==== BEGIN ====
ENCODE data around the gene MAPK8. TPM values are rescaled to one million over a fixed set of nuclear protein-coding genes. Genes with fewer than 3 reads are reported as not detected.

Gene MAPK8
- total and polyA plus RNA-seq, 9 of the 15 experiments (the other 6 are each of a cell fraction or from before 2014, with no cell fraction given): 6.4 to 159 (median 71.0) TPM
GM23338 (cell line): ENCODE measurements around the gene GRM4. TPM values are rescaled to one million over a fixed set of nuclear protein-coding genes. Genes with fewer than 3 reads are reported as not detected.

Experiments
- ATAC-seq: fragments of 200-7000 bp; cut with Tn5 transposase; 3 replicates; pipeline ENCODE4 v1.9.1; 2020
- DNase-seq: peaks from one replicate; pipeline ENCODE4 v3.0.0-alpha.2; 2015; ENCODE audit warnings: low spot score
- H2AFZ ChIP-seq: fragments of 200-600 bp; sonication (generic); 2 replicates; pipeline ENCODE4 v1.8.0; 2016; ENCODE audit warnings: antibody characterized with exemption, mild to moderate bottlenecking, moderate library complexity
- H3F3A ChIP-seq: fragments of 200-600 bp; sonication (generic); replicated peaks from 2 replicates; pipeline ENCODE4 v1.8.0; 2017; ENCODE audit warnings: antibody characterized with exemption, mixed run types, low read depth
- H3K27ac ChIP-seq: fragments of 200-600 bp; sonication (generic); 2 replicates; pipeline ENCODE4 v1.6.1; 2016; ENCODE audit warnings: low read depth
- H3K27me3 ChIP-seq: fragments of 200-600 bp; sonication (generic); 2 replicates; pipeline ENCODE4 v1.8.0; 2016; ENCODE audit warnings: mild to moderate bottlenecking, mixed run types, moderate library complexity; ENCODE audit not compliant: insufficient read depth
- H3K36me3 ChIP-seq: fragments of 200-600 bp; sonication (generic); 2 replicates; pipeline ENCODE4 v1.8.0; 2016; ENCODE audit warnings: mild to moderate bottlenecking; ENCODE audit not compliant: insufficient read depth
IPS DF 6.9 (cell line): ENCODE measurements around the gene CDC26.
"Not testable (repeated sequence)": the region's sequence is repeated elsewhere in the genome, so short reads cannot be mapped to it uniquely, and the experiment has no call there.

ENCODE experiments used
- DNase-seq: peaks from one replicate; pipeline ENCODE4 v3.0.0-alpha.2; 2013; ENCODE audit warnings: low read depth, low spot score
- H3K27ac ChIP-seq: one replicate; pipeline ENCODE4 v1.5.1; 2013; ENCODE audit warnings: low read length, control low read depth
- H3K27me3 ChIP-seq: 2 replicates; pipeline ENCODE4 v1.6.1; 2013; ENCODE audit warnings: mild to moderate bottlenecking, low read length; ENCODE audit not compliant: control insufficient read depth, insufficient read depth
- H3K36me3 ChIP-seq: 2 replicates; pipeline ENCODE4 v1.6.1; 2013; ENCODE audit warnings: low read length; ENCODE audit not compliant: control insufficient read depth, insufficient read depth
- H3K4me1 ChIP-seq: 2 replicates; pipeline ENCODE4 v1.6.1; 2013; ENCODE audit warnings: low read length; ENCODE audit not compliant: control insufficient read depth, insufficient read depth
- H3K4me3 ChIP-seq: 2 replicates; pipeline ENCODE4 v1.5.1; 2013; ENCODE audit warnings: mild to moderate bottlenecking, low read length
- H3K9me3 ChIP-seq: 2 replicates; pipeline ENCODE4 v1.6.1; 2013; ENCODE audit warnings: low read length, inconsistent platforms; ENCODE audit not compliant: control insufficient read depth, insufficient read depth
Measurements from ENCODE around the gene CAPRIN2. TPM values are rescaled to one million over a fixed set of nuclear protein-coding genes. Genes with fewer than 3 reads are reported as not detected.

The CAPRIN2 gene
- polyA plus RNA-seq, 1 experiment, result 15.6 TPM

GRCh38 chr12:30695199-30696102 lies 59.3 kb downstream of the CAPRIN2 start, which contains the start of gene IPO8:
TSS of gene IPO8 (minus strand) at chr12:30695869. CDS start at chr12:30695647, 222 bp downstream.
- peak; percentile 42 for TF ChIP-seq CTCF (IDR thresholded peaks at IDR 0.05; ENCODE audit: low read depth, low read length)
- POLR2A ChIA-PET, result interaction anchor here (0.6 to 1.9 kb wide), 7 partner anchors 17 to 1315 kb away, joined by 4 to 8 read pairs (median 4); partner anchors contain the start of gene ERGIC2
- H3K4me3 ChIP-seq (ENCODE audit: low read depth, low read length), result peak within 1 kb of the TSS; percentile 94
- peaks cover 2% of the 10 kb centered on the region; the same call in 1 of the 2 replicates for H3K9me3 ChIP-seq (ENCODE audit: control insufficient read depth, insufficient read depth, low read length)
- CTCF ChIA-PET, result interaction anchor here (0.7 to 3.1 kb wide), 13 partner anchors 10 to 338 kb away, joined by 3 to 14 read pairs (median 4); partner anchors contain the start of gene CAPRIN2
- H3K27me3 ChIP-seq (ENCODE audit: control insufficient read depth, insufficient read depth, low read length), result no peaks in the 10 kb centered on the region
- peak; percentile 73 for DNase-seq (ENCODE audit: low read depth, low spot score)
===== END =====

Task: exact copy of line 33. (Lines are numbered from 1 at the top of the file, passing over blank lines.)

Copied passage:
- H3K27me3 ChIP-seq (ENCODE audit: control insufficient read depth, insufficient read depth, low read length), result no peaks in the 10 kb centered on the region